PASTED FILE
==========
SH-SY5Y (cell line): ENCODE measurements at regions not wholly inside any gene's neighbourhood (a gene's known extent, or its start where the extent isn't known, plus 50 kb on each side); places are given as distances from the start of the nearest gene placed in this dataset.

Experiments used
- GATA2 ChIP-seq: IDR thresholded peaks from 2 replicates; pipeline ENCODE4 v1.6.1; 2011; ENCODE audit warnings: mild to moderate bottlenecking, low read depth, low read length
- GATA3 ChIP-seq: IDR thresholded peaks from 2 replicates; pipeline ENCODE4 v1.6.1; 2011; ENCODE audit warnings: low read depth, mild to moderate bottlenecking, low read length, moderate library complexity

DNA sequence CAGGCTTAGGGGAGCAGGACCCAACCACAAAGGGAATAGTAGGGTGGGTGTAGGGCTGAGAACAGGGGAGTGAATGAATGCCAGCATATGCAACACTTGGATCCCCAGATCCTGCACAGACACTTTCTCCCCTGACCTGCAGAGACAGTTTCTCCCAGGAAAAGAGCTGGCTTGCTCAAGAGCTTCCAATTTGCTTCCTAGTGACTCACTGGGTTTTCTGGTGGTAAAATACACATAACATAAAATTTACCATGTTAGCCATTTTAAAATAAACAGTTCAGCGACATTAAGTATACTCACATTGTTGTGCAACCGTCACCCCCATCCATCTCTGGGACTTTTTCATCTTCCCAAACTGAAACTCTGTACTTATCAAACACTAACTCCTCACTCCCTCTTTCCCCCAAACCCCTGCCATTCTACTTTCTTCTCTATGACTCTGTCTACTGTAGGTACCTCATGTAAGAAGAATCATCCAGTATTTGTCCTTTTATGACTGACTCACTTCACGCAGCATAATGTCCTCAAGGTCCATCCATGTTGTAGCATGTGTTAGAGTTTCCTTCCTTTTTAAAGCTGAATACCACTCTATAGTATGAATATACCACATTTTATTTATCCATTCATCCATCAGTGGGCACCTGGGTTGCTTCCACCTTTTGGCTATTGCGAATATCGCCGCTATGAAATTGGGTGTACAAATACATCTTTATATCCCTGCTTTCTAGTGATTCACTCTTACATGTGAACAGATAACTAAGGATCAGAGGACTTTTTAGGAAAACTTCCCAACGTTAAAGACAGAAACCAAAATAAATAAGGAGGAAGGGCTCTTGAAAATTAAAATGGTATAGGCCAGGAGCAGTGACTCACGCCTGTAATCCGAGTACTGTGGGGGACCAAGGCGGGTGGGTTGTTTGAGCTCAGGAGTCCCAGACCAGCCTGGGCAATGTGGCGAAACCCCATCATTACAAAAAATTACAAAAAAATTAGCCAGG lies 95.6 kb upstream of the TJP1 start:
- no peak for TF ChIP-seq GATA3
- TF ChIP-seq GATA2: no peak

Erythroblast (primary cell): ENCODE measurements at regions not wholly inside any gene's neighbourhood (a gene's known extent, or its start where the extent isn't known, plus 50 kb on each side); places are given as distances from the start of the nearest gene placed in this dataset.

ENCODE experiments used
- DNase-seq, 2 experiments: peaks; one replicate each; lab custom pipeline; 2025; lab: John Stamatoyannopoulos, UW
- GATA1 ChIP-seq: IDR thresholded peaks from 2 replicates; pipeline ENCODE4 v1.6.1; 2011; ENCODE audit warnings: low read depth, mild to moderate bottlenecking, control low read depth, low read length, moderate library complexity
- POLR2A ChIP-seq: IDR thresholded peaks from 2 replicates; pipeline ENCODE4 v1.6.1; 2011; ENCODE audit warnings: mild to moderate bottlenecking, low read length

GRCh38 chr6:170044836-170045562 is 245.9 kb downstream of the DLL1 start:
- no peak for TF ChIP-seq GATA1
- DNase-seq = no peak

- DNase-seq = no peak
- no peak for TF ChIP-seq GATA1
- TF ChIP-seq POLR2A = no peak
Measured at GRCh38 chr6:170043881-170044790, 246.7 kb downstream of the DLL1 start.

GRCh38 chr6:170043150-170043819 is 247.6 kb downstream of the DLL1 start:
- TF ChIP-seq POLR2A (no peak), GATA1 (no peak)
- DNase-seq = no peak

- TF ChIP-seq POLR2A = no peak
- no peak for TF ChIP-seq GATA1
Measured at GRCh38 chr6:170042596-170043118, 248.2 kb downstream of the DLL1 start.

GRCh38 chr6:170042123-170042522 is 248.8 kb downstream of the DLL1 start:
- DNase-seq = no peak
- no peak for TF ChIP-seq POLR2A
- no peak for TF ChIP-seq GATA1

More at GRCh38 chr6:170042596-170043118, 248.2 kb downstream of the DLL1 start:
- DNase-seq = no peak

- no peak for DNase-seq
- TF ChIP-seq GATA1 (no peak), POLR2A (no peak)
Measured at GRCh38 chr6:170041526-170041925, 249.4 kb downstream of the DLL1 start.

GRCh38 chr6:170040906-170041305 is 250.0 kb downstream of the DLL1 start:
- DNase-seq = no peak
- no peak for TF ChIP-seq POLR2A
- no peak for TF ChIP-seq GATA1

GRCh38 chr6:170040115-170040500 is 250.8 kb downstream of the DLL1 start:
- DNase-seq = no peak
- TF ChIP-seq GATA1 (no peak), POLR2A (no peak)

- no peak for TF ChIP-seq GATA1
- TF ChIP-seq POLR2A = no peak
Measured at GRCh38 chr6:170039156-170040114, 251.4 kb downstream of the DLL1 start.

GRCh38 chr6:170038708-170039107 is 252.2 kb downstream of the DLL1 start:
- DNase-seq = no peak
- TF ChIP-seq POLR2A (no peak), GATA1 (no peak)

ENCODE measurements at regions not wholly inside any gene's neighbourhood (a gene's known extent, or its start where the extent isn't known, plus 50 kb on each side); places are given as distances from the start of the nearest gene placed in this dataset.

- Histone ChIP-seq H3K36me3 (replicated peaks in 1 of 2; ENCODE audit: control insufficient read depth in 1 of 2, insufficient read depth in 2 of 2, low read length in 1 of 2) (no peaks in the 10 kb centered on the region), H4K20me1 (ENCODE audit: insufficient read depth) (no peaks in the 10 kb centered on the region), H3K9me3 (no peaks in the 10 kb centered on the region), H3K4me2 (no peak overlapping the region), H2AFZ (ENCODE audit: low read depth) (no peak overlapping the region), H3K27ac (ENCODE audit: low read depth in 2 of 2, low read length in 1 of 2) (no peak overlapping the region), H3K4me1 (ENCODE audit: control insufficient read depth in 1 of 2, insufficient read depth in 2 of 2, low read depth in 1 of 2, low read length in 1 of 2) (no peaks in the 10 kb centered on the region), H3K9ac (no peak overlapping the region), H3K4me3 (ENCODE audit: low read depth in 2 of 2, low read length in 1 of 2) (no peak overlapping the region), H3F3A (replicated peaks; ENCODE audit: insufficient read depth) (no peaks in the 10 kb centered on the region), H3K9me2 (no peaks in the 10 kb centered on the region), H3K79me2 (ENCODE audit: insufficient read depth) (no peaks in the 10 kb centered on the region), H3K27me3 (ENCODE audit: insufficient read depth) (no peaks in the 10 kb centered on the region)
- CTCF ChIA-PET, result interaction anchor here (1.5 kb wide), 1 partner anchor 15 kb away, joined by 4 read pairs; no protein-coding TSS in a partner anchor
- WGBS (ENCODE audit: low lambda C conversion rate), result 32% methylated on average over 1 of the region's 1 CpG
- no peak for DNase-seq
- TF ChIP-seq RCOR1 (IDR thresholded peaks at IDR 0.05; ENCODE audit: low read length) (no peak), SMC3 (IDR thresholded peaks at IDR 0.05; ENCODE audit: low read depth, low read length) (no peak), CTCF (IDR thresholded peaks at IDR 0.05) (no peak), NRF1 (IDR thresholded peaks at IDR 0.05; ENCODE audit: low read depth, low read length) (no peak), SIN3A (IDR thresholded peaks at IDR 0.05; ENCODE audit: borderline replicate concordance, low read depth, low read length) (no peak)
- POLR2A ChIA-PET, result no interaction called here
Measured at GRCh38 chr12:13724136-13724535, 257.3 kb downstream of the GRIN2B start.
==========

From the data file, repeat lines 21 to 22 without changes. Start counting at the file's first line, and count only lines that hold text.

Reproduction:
- TF ChIP-seq POLR2A (no peak), GATA1 (no peak)
- DNase-seq = no peak